• I know that this section is still under construction, and I'm not trying to nitpick. I appreciate the hard work that you put into your site.

    Les Replies:

  • Thanks for pointing out our mistake. And no, that's not being nitpicky... we encourage everyone to pick out needles in a haystack for us if they're up to doing it! With AGH growing by leaps and bounds, it is becoming almost impossible to keep it free from mistakes.


    From: D. Hillegas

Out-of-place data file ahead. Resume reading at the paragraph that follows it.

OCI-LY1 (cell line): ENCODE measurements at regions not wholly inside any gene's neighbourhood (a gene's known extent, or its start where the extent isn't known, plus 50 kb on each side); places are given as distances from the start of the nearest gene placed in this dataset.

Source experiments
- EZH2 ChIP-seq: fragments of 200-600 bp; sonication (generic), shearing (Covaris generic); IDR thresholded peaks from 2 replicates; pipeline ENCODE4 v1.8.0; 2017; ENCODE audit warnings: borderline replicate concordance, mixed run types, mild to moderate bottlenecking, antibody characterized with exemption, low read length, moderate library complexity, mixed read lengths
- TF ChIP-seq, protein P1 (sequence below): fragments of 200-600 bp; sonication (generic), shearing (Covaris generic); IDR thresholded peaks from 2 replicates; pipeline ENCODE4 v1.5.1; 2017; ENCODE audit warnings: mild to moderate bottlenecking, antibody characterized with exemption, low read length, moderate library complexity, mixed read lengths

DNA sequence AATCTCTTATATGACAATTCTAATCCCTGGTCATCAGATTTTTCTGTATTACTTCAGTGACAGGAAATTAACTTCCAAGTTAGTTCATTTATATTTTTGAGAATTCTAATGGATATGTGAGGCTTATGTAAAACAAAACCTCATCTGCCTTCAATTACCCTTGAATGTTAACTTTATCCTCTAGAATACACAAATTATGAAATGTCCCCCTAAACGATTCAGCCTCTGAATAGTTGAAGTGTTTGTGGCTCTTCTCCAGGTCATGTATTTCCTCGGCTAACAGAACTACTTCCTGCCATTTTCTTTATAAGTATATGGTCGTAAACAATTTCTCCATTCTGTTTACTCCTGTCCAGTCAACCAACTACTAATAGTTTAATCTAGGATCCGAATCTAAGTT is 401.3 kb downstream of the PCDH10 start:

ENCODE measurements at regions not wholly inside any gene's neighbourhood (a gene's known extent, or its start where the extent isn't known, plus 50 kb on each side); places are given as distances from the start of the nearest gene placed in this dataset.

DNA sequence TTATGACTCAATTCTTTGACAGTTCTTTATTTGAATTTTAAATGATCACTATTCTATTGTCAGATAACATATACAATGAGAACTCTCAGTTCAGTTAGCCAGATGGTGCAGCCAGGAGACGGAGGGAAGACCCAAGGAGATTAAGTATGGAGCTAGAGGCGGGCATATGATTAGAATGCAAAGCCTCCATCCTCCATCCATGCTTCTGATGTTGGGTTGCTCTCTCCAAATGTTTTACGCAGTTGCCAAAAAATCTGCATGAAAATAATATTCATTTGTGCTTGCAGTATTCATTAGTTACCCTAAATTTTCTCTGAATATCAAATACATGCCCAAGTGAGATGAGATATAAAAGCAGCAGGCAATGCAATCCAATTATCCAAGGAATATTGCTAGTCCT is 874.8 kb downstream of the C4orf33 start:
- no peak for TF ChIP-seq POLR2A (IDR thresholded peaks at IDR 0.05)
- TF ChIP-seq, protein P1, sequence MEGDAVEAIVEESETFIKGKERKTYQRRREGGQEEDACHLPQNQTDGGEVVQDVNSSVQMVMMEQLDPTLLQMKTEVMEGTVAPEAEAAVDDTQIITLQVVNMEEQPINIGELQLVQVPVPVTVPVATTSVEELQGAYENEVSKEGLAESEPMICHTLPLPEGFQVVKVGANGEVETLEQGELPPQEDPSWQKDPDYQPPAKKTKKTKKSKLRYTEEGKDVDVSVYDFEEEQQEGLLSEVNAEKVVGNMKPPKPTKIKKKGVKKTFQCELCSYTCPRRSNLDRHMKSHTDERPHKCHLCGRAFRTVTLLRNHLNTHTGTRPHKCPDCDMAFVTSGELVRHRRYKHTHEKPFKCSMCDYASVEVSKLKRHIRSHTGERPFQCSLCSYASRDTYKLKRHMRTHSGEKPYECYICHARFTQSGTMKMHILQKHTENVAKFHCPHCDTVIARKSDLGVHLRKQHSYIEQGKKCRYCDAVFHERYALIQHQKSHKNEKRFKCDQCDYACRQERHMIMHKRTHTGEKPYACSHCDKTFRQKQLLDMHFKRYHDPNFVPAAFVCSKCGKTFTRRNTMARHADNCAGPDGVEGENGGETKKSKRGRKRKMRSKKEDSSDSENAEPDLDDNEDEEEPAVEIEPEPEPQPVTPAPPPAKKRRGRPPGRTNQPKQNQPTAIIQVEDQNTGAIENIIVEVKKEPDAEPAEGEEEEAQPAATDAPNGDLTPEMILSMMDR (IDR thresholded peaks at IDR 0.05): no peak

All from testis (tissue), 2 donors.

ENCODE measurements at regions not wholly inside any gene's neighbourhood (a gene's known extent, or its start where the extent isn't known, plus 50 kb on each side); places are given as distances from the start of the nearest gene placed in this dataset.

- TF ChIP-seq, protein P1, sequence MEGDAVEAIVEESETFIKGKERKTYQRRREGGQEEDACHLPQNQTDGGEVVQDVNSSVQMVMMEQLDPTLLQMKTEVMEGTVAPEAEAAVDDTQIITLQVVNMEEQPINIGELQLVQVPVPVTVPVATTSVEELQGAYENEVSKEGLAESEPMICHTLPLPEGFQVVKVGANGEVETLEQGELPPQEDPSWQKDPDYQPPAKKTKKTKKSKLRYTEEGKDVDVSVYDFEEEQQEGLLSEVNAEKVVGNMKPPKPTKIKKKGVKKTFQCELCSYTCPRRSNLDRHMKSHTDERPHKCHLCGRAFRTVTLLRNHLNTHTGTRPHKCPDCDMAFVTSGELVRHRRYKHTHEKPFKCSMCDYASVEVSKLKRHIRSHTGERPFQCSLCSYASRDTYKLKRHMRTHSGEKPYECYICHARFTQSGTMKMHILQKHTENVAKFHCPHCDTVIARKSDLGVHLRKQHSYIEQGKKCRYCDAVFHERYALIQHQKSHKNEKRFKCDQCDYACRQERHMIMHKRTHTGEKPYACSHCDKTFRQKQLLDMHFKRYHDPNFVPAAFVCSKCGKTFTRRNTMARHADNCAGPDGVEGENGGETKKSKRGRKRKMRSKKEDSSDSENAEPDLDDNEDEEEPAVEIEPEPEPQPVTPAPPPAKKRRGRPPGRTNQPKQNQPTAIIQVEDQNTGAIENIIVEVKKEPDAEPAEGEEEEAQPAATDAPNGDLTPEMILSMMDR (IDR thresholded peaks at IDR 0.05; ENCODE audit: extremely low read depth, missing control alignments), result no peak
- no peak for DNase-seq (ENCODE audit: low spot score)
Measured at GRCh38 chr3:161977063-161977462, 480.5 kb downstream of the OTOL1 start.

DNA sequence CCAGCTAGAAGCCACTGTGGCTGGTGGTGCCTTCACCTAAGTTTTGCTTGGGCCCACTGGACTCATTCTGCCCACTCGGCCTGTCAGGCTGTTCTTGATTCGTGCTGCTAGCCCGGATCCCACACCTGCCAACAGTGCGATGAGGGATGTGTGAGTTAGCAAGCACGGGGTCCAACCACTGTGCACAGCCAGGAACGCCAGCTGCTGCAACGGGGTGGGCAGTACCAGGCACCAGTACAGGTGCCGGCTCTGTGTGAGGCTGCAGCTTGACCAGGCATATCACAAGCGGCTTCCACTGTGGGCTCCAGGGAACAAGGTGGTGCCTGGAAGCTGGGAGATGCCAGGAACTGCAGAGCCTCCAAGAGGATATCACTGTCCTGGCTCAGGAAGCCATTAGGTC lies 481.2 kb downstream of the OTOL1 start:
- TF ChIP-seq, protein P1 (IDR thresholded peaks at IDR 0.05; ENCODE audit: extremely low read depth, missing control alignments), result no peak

Date: Sat, 01 Nov 1997
    Subject: Atari 5100

  • Wow! Where the heck did you guys find that 5100 on your page???.

  • It's great that you have pictures of it on your site, but how small is it really? Man, I'd LOVE to hold one in my hands at least once in my life.

    Keita Replies:

  • The 5100 was to become a slimmed-down, cheaper version of the 5200. Console redesigns are nothing new, as the 2600, Intellivision, Genesis and even the 3DO have had changes made for the sake of cost reduction. The 5100 is extremely small compared to the 5200. Of course, the 5200 is quite a hulking beast, so that's not saying much. If you'd like to hold one in your hands, come on down to New York anytime.